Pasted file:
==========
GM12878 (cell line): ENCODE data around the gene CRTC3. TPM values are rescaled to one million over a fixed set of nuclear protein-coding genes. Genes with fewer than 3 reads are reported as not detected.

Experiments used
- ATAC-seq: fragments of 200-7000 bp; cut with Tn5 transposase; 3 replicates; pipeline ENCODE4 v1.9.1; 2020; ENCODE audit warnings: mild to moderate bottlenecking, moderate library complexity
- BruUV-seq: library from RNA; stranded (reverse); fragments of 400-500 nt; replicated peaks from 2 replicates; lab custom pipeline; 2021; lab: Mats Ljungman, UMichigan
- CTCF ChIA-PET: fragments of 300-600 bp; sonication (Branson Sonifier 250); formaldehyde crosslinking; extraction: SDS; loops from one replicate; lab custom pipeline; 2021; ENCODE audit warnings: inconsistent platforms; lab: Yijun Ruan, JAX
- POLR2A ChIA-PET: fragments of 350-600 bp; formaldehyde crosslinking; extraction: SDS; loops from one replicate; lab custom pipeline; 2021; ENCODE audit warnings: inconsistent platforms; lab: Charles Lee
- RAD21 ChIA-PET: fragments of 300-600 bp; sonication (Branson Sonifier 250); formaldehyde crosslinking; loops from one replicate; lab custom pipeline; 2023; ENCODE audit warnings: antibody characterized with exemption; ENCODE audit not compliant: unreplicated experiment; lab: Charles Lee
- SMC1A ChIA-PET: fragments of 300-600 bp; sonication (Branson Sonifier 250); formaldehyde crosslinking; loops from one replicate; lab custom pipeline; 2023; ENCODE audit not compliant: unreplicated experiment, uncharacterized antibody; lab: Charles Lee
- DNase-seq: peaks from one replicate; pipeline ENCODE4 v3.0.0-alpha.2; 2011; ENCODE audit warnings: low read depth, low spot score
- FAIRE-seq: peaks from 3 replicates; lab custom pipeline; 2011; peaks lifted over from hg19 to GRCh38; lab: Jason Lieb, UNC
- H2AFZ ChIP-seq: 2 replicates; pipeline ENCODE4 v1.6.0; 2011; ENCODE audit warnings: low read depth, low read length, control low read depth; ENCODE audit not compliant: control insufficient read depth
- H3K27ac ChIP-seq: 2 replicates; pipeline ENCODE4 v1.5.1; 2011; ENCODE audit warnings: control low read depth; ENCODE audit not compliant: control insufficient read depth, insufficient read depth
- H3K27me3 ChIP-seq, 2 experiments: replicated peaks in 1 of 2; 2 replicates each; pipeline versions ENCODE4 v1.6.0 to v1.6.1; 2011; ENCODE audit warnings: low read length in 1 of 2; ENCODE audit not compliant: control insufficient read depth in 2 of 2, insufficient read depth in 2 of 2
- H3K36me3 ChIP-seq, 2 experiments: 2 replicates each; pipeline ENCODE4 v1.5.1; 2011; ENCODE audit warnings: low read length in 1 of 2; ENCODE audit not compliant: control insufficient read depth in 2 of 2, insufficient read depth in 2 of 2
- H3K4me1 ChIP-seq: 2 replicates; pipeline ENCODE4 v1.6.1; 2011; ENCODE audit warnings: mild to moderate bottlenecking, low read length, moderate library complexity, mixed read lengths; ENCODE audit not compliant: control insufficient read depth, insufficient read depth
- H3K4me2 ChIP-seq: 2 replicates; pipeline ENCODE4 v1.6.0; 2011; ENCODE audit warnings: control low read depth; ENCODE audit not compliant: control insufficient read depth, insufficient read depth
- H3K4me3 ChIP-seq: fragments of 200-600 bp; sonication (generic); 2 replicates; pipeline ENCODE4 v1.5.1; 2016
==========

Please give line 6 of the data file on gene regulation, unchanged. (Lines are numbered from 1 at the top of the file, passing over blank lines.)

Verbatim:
- POLR2A ChIA-PET: fragments of 350-600 bp; formaldehyde crosslinking; extraction: SDS; loops from one replicate; lab custom pipeline; 2021; ENCODE audit warnings: inconsistent platforms; lab: Charles Lee